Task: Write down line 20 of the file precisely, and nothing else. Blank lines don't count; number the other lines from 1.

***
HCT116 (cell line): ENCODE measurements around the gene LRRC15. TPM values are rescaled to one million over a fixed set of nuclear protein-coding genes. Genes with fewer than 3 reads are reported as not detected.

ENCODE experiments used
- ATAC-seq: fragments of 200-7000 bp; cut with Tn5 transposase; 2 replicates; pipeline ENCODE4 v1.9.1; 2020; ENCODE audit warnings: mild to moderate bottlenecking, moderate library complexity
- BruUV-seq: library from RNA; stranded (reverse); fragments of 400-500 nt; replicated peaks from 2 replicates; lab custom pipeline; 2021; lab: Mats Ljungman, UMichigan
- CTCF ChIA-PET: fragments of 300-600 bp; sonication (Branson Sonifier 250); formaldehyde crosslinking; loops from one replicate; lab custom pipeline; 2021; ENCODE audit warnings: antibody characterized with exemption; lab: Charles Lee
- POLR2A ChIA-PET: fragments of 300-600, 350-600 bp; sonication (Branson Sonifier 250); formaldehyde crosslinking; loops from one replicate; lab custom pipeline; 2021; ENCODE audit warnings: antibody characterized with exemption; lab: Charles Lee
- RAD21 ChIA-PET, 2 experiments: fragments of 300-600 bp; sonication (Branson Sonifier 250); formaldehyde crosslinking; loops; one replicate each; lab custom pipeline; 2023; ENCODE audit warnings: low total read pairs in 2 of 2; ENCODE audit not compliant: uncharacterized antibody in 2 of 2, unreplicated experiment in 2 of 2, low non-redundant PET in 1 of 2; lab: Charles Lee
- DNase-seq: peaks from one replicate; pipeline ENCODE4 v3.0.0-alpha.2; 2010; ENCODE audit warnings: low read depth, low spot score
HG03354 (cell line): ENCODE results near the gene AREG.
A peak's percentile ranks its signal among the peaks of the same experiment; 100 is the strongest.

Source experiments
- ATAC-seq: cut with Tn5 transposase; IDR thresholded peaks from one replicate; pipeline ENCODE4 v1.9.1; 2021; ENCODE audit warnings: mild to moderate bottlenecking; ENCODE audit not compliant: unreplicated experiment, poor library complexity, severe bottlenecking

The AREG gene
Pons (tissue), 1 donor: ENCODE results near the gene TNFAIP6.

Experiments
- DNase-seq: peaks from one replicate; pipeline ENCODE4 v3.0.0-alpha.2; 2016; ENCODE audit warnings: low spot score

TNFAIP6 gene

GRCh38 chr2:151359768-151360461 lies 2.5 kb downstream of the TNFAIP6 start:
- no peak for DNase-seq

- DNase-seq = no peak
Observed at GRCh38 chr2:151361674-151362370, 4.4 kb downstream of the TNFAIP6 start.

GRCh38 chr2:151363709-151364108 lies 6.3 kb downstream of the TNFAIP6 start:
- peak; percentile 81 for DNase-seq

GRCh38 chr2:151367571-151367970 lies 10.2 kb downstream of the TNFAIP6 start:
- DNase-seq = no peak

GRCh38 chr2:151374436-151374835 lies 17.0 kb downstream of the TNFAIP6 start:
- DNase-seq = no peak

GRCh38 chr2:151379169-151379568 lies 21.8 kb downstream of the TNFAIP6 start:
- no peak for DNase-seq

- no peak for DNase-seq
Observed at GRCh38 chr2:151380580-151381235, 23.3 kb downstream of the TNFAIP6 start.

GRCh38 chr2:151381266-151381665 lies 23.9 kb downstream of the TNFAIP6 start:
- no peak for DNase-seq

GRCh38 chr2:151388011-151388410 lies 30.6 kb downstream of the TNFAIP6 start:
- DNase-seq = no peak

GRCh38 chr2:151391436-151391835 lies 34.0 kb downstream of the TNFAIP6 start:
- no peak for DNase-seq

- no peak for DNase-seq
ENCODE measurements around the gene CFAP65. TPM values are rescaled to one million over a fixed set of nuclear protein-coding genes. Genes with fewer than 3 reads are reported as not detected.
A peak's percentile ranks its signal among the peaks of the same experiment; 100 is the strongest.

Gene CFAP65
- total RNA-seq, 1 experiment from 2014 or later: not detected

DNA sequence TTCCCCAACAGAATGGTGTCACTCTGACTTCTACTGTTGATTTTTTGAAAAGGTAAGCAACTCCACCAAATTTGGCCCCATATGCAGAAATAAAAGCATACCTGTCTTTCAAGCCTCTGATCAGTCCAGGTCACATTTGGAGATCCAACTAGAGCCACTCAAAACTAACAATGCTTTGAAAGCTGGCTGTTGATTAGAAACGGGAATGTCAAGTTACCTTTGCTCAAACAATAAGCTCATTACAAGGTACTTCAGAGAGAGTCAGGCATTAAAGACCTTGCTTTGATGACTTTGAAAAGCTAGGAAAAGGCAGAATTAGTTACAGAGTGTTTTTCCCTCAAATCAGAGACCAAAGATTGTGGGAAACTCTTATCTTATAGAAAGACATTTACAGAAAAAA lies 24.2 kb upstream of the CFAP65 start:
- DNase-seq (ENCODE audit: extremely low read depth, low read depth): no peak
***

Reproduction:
- DNase-seq = no peak